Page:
I've been caled a lot of things, but nothing I would call a name.
October 1, 2011 7:22 PM   Subscribe

My younger brother is doing a Peace Corp stint in Senegal. His host family (with whom he's staying while he learns the language) has taken to calling him by the name of their son of the same age. While I'm sure this is a gesture of welcoming, I find it very odd. Is this customary? What's the convention and where does it come from.

Maybe I'm used to nick-names being used to distinguish rather than assimilate. I'm really just intrigued. Anyone have experience with this?
posted by es_de_bah to Society & Culture (8 answers total) 2 users marked this as a favorite
Are you sure it's the other son's birth name and not a term of endearment?
posted by roomthreeseventeen at 7:39 PM on October 1, 2011

A friend of mine did a stint in the Peace Corps in Senegal. If I recall correctly, her host family called her by the name of one of their daughters. (And I just checked her Peace Corp blog archives, and I was right!) So think this is probably customary.
posted by devinemissk at 7:40 PM on October 1, 2011

I have a friend who just spent a semester in Senegal with a host family. They nicknamed her with the same name as two of the other girls in her household. She says it's an act of welcoming someone into the family, and to take it as a compliment. She says it would be a bad sign if they didn't give him a nickname.
posted by rabbitbookworm at 7:47 PM on October 1, 2011

Yeah, that's not uncommon. I wasn't with a host family, but I got a Senegalese name too. And I had friends who were given the same names as someone else in the family / household.
posted by Nothing at 7:52 PM on October 1, 2011

Response by poster: While I understand that this is the custom, I was wondering if there is a larger significance to the tradition. Is it done elsewhere? It seems like a very different treatment of names than what I'm used to. I'd like to know more about the origins here.
posted by es_de_bah at 8:10 PM on October 1, 2011

Establishing fictive kinship through re-naming makes sense of a stranger's social status in places where kinship orders the world, and it is pretty common in ethnographic literature worldwide. Here's another interesting example from a completely unrelated society that happens also to be African. Note that in the example, we're not talking about family names, exactly, because there are just ~35 names total per gender, but sharing a name is sufficient reason to treat someone as you would a family member with that name. Anyway, what you're seeing is that, as Meyer Fortes said, kinship is the "axiom of amity": i.e. it classifies persons and prescribes altruism in a way that's foundational for the practice and experience of sharing with non-kin. In societies that place greater emphasis on dyadic contract relationships, that's typically still true in a much abridged form, but it's not uncommon to get pretty far away from it too.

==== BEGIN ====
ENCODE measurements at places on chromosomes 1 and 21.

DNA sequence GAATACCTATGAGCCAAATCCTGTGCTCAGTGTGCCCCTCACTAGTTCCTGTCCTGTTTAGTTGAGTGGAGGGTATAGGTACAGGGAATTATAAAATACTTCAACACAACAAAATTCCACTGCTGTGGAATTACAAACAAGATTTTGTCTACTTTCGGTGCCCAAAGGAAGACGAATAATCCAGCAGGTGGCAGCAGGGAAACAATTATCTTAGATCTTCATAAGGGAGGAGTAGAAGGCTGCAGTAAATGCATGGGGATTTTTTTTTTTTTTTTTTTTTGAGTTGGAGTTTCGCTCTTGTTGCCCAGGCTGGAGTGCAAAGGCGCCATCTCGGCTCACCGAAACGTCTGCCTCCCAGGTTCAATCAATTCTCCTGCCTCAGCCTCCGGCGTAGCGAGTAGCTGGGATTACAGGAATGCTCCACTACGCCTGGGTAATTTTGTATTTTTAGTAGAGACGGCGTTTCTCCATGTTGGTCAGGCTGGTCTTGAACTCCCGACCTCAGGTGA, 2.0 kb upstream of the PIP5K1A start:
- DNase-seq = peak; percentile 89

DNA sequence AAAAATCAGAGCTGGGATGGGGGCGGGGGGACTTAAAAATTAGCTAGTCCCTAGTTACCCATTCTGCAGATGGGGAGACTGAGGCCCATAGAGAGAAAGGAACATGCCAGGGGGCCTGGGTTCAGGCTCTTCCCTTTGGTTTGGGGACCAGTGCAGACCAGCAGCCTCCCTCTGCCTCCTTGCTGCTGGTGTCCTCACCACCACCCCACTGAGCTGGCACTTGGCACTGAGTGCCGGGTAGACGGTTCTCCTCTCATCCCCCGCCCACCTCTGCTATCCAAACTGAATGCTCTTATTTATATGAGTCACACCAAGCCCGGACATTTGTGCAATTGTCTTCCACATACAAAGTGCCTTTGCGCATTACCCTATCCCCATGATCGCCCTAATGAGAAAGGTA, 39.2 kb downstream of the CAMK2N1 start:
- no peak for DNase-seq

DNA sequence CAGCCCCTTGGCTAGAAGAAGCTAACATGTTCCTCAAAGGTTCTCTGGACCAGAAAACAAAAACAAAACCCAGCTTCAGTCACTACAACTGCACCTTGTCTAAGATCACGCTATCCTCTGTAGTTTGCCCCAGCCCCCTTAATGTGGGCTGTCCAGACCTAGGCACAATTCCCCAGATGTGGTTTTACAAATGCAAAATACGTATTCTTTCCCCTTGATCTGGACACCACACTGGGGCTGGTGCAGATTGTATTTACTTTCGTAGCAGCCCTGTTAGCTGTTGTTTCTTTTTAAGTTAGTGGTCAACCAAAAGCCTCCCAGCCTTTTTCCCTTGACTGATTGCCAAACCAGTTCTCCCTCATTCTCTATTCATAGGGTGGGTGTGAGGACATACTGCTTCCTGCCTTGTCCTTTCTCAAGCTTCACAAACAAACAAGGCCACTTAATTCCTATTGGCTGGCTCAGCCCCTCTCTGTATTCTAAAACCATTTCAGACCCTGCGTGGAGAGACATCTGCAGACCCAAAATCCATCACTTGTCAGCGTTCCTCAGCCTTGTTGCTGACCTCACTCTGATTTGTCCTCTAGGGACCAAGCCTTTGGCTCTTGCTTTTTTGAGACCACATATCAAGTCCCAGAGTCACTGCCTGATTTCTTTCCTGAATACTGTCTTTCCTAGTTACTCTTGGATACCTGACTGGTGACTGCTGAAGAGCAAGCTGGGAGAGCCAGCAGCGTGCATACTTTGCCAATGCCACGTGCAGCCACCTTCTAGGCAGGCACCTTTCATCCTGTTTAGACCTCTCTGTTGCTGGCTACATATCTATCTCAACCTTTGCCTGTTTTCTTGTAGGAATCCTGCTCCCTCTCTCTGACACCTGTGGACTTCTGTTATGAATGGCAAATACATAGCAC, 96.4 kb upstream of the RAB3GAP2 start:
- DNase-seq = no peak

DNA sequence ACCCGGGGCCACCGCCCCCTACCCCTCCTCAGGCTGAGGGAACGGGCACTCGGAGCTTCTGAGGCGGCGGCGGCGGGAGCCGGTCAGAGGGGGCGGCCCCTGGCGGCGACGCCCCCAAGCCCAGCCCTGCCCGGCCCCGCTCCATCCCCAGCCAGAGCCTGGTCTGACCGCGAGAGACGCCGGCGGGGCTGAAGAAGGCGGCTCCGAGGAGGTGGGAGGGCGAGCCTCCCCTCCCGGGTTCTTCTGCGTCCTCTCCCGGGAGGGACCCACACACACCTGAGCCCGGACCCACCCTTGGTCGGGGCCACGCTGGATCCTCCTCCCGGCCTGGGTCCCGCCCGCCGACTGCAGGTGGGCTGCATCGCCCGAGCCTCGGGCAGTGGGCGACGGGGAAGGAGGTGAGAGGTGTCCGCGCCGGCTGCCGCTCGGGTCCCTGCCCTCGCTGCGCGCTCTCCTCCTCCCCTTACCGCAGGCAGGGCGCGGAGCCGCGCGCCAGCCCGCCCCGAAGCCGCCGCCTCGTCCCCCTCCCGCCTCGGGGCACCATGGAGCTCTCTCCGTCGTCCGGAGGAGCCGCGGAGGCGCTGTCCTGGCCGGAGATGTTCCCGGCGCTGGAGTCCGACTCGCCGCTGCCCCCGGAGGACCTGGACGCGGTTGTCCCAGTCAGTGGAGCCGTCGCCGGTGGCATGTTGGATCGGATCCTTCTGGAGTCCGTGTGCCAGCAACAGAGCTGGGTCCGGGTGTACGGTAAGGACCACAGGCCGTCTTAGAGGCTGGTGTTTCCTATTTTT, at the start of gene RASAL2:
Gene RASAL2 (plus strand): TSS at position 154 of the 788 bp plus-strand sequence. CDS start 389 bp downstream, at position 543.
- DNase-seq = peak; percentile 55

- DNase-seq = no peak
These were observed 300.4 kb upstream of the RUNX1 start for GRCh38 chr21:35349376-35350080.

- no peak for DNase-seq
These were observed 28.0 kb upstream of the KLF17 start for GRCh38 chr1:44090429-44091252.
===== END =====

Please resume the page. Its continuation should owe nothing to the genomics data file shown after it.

posted by Monsieur Caution at 9:46 PM on October 1, 2011 [6 favorites]

I don't know about Senegal (or the tribes in Senegal), but where i used to live in Uganda, there was a custom of naming kids according to some very specific and sort of complicated rules around birth order and familial relations. (Like, if you were the second child and you were a boy and had an older sister and your mother was the second wife, you were named "Dave", if you were the second child and a boy but you had an older brother and your mother was the third wife, your name would be "steve". ) Obviously that example i just gave is nonsense, but that's the gist of how that worked.

Maybe there's a similar custom amongst the tribe your brother's staying with? And that giving your brother the name of the similar-aged child is a way of saying that your brother is a truly welcomed part of the family?
posted by Kololo at 11:33 PM on October 1, 2011

This is a very common practice among the Wolof and the other major ethnic groups in Senegal. I lived in Senegal three years, most of it with a family. Like most visitors, I was given a Senegalese name, and that became the name by which everyone in the community knew me. I was named after my father, a fairly important person in the village. Doing this is a sign of inclusion, an extremely important value for the Senegalese, whose traditional culture is more community-focused than that of most Western nations. Sharing a name honors the person whose name is used, and denotes a certain bond between that person and their namesake. In my family's eyes, giving me this name made me more a part of the family and village, and it also reflected well on my father.

Less commonly, my family also had a nickname they called me at home, which was based on my given first name. Before I left the country, they gave a child born in that family that name, a gracious act that amazed and humbled me.
posted by itstheclamsname at 11:01 AM on October 2, 2011 [4 favorites]

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